Thanks to the help of a few Point alums, I was published in the Advocate last September with an opinion piece that I wrote for Bisexual Awareness Week. The piece was about an issue that is rarely discussed in the LGBTQ community: sexual violence against bisexual women.

Bisexual women are one of the highest risk groups for rape, sexual assault, and intimate partner violence. In the aftermath of this violence, bi women also have the poorest mental health and the most negative experiences with therapists, medical professionals, rape crisis centers, and police. Unfortunately, most LGBTQ activists and sexual assault activists are unaware of these statistics, which means that increasing awareness of this issue is critical before things can start to change. But what comes next after awareness? Once we know the problem, what can we do to solve it?

violence stats
 Source: biresourcecenter.tumblr.com

As the director of the Student Health Consortium with the Associated Students of the University of Washington, and as a public health major, I am interested in approaching sexual violence as a public health issue.  Sexual violence is widely understood to be a social issue and a criminal justice issue, but the field of public health has the potential to make a great impact here as well. Sexual assault survivors suffer short and long-term health impacts, both physically and mentally. Injuries, STIs, pregnancy, chronic pain, insomnia, depression, PTSD, and risky health behaviors such as substance abuse and self-harm are just a few examples of health problems that can arise after an experience of trauma.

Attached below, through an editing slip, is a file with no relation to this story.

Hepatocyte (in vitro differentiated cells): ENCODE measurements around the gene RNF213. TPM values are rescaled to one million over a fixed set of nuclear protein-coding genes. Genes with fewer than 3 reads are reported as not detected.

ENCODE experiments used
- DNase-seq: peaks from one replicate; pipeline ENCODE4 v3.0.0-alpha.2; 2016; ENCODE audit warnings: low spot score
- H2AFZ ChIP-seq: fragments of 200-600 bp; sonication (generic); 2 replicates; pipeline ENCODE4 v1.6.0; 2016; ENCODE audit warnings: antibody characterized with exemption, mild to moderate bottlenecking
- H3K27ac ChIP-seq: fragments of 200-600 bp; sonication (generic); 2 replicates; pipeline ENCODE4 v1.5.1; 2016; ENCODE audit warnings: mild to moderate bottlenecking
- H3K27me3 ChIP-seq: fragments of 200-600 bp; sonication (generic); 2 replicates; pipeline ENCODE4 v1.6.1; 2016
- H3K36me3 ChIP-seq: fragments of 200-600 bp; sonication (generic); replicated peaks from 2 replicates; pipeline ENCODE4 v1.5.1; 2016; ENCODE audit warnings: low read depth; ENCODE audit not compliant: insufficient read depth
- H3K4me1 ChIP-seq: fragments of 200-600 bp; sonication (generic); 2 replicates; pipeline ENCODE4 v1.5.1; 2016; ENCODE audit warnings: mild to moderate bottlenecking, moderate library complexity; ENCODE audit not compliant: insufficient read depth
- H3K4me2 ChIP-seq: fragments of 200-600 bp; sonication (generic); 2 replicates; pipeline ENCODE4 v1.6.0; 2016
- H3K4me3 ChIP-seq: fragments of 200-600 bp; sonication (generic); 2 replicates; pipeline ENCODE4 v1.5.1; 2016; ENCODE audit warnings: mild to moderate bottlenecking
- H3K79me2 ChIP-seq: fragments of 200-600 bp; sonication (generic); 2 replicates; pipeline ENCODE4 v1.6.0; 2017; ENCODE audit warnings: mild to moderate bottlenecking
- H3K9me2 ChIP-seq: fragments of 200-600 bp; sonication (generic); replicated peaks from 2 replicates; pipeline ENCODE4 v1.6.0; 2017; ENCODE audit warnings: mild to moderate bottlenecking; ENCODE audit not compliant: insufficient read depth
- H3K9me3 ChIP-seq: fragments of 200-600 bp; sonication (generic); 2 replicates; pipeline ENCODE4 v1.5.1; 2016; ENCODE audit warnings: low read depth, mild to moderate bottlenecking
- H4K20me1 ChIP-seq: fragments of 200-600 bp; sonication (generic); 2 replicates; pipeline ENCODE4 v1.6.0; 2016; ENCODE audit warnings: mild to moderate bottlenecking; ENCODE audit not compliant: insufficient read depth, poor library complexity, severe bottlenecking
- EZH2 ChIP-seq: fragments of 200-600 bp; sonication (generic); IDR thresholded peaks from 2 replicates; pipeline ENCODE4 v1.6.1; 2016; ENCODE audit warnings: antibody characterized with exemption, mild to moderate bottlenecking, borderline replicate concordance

event photo
Lindsey Kirkham (R) & Jazmine Perez,  at the Everybody Every Body Fashion Show.        Photo Sonia Xu

Access to health care that is trauma-informed, sensitive, and respectful can make a world of difference in the recovery of a survivor. Unfortunately, bi women survivors have the odds stacked against them when it comes to their health. Bisexual women are less likely to have health insurance, less likely to be able to afford health care, and more likely to have physical and mental health issues.

Compared with straight women and lesbians, bisexual women who have been sexually assaulted have the highest risk of depression and PTSD, the lowest rates of social support, and the most negative experiences seeking help from a medical professional or therapist.

In my role as ASUW Student Health Consortium director and as part of my Point community service project, next month I will be giving a training about this important issue to the on-campus medical providers and counselors at UW. I am excited to see my university support this training, and with any luck, students who are LGBTQ survivors will be able to have more positive experiences seeking help.

Sexual assault activism isn’t easy, especially as a queer survivor, but the support I have received from my university and from the Point Foundation makes me hopeful that things can change.

This post is written by Point Scholar Lindsey Kirkham

Lindsey KirkhamLindsey Kirkham is an undergraduate at the University of Washington studying public health. She grew up in Idaho, where she struggled to come to terms with her bisexuality, but fortunately she had supportive friends and family when she came out shortly after her high school graduation. Her primary interests as both a public health student and a social activist include HIV/AIDS, women’s and LGBTQ health, sexual assault, and social determinants of health.

Read more about Lindsey.

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